If you’re looking for a majestic getaway, get ready to be swept away by the beauty and history of Windsor Castle. You may have got an idea of what the inside of this royal residence looks like during season four of The Crown, but did you know that you can see the real thing? Queen Elizabeth’s weekend retreat welcomes the public throughout the year, and the castle receives 1.65 million visitors annually from around the world. With over 1,000 years of architectural history, the iconic changing of the guard and stunning displays of royal treasures, it’s no wonder this residence is one of the most popular days out near London.
Whatever the time of year, you’ll find a range of tours available to learn more about the history of Windsor Castle and its 39 monarchs. As the oldest and largest inhabited castle in the world, there are treasures to discover around every corner.
Ready to find out more? Here you’ll find everything you need to know about visiting Windsor Castle, including how to get there, where to book tickets, the best castle tours and much more.
Where is Windsor Castle?
Windsor Castle is located in Windsor, a historic market town in the English county of Berkshire. Sitting just west of London, the castle is within walking distance of both the town centre and the River Thames. With two train stations and a ferry terminal within ten minutes of its grounds, Windsor Castle is a fantastic option for a day trip without a car.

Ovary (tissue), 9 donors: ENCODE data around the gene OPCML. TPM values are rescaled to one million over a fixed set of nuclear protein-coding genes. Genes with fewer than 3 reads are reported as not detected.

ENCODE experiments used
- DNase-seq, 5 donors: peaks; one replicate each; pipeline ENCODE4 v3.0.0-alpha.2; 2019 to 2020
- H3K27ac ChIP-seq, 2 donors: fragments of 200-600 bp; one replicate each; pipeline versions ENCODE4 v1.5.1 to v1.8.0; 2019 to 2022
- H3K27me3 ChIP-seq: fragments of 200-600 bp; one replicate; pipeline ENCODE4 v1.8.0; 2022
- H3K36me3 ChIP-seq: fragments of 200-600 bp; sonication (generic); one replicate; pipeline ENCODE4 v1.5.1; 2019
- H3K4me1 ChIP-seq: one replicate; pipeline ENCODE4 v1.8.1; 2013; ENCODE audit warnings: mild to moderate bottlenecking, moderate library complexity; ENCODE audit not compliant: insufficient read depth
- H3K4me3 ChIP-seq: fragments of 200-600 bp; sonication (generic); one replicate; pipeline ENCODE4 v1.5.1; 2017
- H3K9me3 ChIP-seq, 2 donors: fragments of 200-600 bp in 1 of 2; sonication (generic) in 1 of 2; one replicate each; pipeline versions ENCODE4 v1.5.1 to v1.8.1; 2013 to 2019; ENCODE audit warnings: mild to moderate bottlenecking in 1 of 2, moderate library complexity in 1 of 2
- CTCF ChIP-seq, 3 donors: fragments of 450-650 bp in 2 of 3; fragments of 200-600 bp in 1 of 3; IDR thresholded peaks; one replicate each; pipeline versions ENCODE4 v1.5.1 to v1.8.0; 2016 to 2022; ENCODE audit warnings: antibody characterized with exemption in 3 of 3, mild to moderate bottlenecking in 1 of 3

Around Windsor you’ll also find some other fascinating places to add to your excursion. Head down to the river and stroll over the Eton Walkway bridge and you’ll find yourself in the quaint town of Eton with its world-famous boarding school. You can also take a river boat to the Royal Windsor Racecourse, which is set back on its own island in the middle of the Thames.
How do I get to Windsor Castle?
With a huge choice of travel options to pick from, getting to Windsor Castle has never been easier. As it’s such a popular destination, many people prefer to take public transport to avoid queues and parking delays.
Travelling by train
There are two main train stations in Windsor, both within a 10-minute walk of the castle. The first is Windsor & Eton Riverside, which is just outside the town centre by the River Thames. The second is Windsor & Eton Central, which is in the town centre.
There’s something at Windsor Castle to suit all tastes, including guided and audio-guided tours available in a range of languages. In the State Apartments you’ll see the ceremonial parts of Windsor Castle still used by The Queen and other members of the Royal Family to this day, some of which were recreated for the television series The Crown. You can also explore the intimate spaces and grand interiors of the historic rooms built for Charles II and his Queen, Catherine of Braganza, while learning about the castle’s vast history.
Between autumn and spring each year, you can take a look at The Semi-State Rooms, the richly decorated private apartments created for George IV, so impressive that The Queen uses them for official entertaining. The free, 30-minute Castle Precincts Tour introduces you to the outside areas of the Castle and their rich history. These tours are temporarily unavailable due to social distancing measures, so please check the website for availability.
Taking place since 1660, the famous Changing the Guard ceremony sees the handover of duties between two groups of castle guards, dressed in red jackets and bearskin caps. Today, it usually takes place at 11:00 on Tuesdays, Thursdays, and Saturdays, although the schedule can change so check dates and times beforehand.